Alan Dalton post's birding diaries and original artwork from Sweden. Established in 2006, this now long running blog is now a complete overview of my birding experiences. As an artist I greatly enjoy sketching birds in the field and you will find a wide selection of that work here, from fieldwork to finished paintings. I am very passionate about my artwork and try to depict birds in their natural habitat, as I see them in the wild. My artwork is for sale and can be viewed at
As regards to my photography, since 2008 I have used a Nikon D90 DSLR camera coupled with a Sigma 150-500mm OS lens for since March 2012 for bird photography, all previous images being digiscoped. Regarding sound recording, I have been usung a Telinga Stereo Dat Mic and parabol to record birds in the field, coupled to a Marrantz 661 digital recorder, a superb piece of kit. Interest in butterflies, dragonflies and damselflies has recently seen the accquisition of a Sigma 150mm macro lens. I hope you enjoy the blog and please feel free to leave comments or contact me at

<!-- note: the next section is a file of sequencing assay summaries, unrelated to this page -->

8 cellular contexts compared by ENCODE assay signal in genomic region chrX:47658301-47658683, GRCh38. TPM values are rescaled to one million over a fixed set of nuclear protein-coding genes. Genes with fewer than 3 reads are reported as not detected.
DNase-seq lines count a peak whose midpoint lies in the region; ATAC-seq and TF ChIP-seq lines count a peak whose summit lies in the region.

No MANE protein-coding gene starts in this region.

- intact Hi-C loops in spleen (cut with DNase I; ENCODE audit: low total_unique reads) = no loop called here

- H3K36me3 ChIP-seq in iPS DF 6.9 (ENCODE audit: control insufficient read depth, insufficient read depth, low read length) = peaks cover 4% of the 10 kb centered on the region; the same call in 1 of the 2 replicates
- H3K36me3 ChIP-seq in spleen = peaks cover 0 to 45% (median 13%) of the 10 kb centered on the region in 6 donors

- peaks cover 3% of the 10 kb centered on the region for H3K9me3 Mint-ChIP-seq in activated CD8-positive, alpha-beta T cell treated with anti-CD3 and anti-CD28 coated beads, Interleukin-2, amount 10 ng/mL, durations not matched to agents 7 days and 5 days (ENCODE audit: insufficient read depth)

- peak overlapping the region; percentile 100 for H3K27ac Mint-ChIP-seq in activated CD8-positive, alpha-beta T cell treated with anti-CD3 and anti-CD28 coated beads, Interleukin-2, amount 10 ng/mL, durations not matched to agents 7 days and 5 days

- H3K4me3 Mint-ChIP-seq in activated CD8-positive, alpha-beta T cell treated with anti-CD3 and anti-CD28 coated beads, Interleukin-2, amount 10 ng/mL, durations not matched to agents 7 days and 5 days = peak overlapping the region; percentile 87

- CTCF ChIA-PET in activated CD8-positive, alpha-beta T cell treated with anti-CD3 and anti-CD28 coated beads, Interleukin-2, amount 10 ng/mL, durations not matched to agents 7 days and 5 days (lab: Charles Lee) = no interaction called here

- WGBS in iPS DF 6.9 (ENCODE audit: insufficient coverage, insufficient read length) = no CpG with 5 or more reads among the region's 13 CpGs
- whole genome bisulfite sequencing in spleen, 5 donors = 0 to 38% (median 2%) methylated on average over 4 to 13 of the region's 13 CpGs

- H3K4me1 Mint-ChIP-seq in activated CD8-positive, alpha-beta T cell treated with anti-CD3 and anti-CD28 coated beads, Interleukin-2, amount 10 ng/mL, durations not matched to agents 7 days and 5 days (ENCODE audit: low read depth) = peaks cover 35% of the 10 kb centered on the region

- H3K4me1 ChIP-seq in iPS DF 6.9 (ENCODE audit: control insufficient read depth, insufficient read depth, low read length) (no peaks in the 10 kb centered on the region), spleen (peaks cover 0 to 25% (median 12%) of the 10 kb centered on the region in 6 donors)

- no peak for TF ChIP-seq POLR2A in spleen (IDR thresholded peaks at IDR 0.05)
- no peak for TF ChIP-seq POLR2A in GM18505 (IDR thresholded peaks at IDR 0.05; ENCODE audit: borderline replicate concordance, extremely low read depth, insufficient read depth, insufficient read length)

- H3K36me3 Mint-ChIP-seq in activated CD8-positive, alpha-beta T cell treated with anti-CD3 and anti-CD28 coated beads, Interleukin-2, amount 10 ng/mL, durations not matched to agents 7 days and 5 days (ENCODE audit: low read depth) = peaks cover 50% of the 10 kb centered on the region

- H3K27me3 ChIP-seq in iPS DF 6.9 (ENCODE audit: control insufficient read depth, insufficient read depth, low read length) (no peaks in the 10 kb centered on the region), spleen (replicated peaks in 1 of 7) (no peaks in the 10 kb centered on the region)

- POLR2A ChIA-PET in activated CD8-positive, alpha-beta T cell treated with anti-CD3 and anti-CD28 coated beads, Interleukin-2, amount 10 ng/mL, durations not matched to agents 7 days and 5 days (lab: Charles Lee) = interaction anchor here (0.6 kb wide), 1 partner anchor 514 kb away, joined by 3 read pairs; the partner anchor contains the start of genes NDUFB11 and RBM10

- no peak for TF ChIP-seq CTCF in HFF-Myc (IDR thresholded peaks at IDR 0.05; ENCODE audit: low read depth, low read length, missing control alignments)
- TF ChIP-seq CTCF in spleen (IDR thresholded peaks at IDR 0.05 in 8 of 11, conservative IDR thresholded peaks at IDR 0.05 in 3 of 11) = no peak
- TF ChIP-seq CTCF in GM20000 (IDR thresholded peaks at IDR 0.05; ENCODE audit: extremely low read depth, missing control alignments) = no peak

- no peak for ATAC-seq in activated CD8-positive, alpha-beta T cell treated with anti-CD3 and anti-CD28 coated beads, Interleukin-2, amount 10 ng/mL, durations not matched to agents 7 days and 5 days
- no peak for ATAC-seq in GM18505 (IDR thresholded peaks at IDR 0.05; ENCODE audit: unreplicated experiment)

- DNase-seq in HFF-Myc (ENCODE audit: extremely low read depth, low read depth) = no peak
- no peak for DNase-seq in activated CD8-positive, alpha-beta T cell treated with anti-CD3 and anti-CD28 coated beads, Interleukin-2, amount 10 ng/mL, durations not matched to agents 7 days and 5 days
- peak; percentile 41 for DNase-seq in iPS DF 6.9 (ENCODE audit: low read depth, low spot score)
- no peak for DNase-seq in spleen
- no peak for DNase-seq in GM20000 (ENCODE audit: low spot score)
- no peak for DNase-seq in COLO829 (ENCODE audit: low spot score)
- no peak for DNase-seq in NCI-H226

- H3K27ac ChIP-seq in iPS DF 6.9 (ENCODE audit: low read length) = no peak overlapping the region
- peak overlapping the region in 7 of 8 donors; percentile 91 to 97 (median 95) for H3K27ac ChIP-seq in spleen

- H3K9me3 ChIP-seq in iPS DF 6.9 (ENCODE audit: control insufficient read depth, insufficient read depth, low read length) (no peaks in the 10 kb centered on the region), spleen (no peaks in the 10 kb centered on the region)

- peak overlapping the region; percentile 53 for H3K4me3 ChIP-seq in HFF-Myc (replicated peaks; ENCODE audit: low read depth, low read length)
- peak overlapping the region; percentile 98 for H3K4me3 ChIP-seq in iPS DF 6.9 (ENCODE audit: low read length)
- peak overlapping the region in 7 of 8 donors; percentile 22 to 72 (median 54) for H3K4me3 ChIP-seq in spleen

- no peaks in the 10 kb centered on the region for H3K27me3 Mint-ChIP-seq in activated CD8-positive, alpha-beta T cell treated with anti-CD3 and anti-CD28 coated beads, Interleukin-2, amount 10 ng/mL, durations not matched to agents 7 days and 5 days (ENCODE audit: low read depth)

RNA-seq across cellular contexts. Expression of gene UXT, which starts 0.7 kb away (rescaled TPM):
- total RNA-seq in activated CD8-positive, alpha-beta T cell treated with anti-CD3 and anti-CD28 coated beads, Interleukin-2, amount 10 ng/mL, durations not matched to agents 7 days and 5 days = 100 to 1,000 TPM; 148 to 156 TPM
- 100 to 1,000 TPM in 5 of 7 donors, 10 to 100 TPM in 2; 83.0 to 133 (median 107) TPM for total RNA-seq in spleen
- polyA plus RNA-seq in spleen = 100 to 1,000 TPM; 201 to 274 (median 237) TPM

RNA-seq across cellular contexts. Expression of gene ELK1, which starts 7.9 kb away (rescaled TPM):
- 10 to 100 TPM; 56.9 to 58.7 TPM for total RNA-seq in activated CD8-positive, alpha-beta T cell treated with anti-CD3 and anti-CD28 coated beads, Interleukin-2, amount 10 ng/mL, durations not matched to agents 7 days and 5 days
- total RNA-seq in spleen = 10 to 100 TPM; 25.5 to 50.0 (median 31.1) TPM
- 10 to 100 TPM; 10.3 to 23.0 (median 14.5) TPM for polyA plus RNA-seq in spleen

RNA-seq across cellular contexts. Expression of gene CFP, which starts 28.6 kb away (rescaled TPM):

Friday, June 29, 2012

Great Skua, 2nd calender; Gran Canaria; 22nd June 2012

Note here the dark head, contrasting with warm toned nape and underparts. The reduced white on the primaries is typical of juvenile Great Skua, though this bird was not initially straightforward due to it's location in the waters off the Canary Islands...

The bird is coming to the end of its first post juvenile primary moult, see P9 growing out, a fresh feather, whilst P10 is old. This timing of moult is in line with that of Great Skua, the southern soecies such as South Polar and Brown Skua's having long fininshed this moult due to breeding six months earlier in the Southern Hemisphere..

Note the short vent, typical of the species...

Evidence of moult also on the underwing here. The bill looked fine in the field, though is in line with a Great Skua in this agegroup. A very instructive bird..

A Great Skua here which I saw off the coast of Puerto Rico, Gran Canaria. The bird initially caused some confusion as the species is scarce in these waters and the southern skuas had to be taken into consideration. I am grateful to Killian Mullarney for his helpful comments on the bird, which he confirmed is indeed a Great Skua.

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